retrofuturist wrote:I assume for example that Playboy would be a no-no!

"I only read it for the articles!"
- Peter

Be heedful and you will accomplish your goal.
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Re: Can monks read non-Buddhist books?

Postby genkaku » Fri Jul 03, 2009 11:16 am

I don't know the exact prescriptions or proscriptions monks and nuns embrace, but a couple of things occur to me:

1. Monks and nuns join whatever order they choose not because they are somehow immune from or want to be inoculated against the greed, anger and ignorance anyone might enjoy, but because they see it as an effective means of addressing that greed, anger and ignorance.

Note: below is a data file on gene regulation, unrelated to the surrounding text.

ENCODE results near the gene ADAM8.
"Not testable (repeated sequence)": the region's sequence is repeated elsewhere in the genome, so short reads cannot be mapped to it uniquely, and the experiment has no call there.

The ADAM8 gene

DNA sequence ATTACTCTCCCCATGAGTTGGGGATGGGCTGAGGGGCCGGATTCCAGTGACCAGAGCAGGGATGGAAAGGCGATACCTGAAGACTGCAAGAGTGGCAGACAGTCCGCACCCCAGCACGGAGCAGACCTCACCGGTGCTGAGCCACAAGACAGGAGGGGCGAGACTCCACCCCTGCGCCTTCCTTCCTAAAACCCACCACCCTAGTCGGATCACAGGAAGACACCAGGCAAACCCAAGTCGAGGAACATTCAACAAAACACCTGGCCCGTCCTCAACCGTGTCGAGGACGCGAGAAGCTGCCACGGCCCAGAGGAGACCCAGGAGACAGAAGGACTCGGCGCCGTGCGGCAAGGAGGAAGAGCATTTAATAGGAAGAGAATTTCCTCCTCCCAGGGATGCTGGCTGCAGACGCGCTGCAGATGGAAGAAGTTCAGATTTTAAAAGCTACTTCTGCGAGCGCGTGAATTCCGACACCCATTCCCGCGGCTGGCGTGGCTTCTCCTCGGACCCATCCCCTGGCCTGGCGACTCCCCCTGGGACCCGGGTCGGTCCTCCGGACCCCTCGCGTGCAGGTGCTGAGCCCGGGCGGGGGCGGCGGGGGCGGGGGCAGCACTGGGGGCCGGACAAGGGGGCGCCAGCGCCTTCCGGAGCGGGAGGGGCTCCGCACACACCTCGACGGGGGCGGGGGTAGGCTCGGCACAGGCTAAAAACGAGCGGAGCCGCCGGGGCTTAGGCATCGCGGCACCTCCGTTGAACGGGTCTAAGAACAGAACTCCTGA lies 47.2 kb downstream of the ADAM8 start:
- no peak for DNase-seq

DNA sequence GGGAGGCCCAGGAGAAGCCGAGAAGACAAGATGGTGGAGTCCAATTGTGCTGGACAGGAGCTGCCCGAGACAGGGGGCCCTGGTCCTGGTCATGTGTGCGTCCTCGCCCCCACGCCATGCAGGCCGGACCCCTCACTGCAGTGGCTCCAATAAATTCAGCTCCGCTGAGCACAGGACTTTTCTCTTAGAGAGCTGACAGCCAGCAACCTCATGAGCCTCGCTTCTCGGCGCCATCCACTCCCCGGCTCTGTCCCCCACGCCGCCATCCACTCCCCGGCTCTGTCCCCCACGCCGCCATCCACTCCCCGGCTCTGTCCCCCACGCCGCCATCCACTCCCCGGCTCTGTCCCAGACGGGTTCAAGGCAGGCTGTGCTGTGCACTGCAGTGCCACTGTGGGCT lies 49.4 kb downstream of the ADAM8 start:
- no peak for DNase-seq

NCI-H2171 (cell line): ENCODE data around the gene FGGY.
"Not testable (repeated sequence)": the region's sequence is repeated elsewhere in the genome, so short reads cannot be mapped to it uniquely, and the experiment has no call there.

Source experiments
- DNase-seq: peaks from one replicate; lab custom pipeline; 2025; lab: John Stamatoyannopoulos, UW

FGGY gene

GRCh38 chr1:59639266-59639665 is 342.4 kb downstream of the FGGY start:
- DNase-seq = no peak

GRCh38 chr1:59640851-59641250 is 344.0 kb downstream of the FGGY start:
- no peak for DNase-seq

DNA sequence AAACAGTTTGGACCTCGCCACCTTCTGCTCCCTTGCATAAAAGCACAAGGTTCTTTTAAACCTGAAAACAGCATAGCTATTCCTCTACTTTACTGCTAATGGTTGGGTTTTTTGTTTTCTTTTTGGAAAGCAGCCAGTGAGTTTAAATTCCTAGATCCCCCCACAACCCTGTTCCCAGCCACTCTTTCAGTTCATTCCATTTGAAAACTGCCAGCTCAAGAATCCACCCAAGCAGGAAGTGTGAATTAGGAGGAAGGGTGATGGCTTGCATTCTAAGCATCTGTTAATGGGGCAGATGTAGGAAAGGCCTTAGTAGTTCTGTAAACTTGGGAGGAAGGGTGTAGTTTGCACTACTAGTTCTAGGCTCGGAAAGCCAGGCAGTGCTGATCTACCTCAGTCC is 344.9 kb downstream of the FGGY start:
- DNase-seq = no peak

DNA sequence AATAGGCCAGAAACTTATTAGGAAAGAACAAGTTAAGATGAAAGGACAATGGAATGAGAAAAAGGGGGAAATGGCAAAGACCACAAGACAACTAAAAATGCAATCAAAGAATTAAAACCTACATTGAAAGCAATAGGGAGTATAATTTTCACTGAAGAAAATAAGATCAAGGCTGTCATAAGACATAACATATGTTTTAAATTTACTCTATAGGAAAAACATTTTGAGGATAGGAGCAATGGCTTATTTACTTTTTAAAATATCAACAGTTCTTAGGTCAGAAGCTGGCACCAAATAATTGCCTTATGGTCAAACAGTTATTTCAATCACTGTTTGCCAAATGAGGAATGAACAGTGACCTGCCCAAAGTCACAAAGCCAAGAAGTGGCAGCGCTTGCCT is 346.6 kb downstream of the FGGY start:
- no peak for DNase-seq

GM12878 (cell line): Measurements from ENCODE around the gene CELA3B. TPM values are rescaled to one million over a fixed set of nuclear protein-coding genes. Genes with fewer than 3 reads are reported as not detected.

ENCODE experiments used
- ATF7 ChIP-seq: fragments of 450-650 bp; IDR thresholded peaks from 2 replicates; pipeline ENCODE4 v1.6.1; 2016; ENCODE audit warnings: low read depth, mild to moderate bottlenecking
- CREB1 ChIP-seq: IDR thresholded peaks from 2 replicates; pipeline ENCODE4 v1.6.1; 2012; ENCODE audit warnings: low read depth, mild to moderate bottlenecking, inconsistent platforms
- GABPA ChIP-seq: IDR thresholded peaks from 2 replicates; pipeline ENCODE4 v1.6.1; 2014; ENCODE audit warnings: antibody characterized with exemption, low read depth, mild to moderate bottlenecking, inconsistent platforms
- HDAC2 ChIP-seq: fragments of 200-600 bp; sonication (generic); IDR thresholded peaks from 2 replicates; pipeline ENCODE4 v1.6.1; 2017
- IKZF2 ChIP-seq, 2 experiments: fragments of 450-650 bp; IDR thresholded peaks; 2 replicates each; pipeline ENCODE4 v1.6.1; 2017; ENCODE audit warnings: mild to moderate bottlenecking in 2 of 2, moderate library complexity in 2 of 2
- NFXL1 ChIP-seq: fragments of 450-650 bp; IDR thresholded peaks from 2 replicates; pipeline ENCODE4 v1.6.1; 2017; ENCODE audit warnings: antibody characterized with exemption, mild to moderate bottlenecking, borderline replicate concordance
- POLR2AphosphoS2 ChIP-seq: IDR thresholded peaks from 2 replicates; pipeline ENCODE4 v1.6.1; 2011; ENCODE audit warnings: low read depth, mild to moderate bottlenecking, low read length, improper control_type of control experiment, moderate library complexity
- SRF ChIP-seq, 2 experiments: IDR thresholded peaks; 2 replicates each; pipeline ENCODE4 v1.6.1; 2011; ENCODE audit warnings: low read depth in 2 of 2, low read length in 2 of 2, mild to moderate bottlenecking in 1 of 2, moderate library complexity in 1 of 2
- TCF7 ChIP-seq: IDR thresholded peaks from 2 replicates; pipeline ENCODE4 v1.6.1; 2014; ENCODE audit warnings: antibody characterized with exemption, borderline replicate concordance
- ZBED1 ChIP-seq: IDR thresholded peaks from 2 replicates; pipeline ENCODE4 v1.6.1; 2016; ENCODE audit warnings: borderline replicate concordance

2. Entering a monastic frame of reference is not like applying a filter on your computer in order to assure your kid won't see porn. Robes and rituals don't confer immunity. If, in fact, a monastic life could somehow hold greed, anger and ignorance at bay, what usefulness would a monastic life confer. Wouldn't this just be a scaredy-cat sort of existence, a clinging to outward appearances while the heart went begging?

3. Greed, anger and ignorance are not just some philosophical or religious folderol. They are the way of the world. They are my way. Likewise monks and nuns are not plaster saints. They may be worthy of our gratitude, but there is a difference between offering our gratitude and creating stiff-necked ninnies who are gooder than good. What is anyone's purpose in spiritual life? Isn't it, more or less, to move freely and peaceably and with some understanding in a world blessed with endless greed, anger and ignorance? And isn't it to examine -- not just excoriate or hold at bay or name from some exalted place -- the way things actually are? To move freely and without fear ... isn't that about what any sane man or woman might hope for?